The Red Comb Star is often incorrectly spelled as A. aurantiacus or A. aurantciacus, too. With an arm span of up to 60 cm it is he largest species of the family.
Its colour can vary from red-orange to light-brown, the ventral side with the tube feet is yellowish. The periphery of the five arms bears one row of large, 1-2 cm long, white prickles and several rows of small spines. The next inner row of skeletal plates carries two rows of small spines. The upper surface is arched and shows numerous red-orange to brown paxillae instead of pedicellariae for protection. The tube feet, on the ventral side of the arms, are conical without suckers but with an adhesive coat at the tip.
The Red Comb Star is nocturnal or crepuscular and feeds voraciously on molluscs. Spines around the mouth help to hold the prey. There is no anus which means that any undigested food has to be expelled through the mouth.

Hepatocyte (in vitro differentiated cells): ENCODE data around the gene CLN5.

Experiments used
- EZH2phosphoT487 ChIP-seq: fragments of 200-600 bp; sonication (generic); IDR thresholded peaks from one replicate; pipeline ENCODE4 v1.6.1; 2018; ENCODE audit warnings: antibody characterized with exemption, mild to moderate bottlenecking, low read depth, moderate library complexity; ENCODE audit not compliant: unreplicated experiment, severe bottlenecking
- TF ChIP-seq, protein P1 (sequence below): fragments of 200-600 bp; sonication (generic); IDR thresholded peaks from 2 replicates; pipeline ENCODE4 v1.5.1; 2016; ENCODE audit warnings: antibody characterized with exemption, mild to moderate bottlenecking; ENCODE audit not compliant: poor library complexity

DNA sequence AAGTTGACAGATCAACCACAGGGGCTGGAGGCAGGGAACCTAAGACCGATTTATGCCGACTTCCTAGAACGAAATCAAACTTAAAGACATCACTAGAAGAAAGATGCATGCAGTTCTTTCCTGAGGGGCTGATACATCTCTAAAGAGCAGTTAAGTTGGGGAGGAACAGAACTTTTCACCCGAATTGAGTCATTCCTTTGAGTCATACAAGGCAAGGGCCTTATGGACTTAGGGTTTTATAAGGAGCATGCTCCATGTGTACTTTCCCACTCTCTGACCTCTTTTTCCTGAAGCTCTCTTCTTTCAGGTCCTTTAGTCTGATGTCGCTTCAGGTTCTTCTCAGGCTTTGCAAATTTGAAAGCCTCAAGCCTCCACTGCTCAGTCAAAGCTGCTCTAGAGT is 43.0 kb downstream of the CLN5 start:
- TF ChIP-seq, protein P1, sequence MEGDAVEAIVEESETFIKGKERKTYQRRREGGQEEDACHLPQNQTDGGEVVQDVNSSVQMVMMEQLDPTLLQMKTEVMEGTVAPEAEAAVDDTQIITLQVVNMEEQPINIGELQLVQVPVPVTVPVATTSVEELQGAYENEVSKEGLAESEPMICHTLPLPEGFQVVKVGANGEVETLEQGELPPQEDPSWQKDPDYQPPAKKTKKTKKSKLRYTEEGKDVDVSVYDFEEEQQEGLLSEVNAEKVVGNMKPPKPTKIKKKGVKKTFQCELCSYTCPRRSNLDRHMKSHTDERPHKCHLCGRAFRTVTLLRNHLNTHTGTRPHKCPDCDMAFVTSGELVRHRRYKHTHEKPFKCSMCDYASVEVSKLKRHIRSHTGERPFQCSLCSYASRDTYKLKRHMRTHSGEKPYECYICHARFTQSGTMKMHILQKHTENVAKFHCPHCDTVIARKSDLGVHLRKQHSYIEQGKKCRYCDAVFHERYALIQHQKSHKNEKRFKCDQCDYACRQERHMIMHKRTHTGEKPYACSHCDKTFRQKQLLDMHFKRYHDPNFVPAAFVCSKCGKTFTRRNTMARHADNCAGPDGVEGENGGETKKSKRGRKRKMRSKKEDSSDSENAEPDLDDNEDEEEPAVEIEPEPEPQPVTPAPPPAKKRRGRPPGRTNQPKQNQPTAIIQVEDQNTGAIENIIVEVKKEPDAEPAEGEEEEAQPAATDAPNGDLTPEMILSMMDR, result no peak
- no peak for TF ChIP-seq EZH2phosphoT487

During the day the animal is buried in the sand and the disc is swollen in order to react if touched by digging deeper.
The 2 photos are not of Astropecten araciacus that it is very different.
If you want to have the right identification need to know where you found this stars.
If you took the photos in Mediterranean Sea the first maybe it is Astropecten jonstoni or Astropecten platyacanthus and the second it is Astropecten platyacanthus.
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